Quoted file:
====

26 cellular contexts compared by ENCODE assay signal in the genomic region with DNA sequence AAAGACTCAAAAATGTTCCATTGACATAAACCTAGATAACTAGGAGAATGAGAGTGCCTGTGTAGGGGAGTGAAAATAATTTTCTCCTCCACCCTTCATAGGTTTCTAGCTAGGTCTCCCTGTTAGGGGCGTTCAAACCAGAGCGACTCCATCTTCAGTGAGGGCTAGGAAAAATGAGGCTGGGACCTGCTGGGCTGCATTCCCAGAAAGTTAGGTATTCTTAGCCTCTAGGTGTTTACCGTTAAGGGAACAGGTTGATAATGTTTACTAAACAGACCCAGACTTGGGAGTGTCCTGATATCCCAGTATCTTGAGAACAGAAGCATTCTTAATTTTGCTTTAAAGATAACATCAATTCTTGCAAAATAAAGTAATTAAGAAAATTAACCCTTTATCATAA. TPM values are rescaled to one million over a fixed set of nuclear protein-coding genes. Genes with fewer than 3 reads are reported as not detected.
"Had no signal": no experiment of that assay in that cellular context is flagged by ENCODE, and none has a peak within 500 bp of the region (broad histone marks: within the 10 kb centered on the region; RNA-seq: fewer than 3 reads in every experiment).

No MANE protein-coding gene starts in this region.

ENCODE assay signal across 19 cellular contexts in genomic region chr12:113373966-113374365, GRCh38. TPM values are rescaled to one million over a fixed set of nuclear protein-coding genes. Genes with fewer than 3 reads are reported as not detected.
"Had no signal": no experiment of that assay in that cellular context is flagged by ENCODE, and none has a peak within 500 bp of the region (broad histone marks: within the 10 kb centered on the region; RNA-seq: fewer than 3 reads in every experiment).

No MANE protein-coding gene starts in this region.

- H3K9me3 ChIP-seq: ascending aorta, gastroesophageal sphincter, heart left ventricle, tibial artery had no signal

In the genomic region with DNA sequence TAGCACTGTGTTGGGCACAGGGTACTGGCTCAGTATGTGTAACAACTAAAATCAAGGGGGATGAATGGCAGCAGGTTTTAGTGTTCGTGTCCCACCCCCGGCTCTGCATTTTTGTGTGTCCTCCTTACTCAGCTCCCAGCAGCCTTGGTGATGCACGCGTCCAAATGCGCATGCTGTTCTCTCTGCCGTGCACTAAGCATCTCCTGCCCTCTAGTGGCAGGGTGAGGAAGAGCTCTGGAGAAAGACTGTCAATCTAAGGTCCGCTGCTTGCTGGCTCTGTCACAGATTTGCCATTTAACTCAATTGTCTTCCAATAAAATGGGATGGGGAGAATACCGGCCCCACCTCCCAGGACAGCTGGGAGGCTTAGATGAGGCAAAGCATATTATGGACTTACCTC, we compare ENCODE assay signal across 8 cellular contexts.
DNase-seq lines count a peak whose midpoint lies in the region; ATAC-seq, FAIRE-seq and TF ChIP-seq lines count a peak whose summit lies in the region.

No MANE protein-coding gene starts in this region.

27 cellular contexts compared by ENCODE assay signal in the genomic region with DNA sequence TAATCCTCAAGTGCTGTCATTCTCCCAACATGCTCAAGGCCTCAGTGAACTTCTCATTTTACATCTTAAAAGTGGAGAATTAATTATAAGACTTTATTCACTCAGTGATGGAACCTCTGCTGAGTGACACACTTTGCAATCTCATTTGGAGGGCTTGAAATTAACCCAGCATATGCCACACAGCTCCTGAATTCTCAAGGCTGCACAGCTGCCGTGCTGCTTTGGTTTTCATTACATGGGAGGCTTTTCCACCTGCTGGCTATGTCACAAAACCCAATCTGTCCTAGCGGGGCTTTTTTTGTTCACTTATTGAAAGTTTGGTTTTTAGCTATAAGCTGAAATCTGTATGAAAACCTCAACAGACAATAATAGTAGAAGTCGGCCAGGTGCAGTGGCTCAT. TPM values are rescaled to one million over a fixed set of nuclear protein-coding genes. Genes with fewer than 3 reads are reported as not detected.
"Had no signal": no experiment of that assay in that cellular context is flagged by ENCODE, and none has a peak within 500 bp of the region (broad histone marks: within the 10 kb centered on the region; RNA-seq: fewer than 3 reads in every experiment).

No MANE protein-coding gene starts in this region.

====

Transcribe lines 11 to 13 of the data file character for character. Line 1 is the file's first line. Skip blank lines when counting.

27 cellular contexts compared by ENCODE assay signal in the genomic region with DNA sequence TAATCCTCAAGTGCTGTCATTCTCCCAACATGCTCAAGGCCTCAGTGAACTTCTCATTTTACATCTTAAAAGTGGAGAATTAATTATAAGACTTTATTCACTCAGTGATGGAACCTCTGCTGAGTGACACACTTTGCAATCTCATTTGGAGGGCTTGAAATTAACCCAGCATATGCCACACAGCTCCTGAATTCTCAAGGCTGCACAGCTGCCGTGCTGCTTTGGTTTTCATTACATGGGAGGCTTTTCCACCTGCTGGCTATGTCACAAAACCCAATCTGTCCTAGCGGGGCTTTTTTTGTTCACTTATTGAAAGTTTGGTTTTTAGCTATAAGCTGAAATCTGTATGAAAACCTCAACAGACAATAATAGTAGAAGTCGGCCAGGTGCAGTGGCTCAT. TPM values are rescaled to one million over a fixed set of nuclear protein-coding genes. Genes with fewer than 3 reads are reported as not detected.
"Had no signal": no experiment of that assay in that cellular context is flagged by ENCODE, and none has a peak within 500 bp of the region (broad histone marks: within the 10 kb centered on the region; RNA-seq: fewer than 3 reads in every experiment).

No MANE protein-coding gene starts in this region.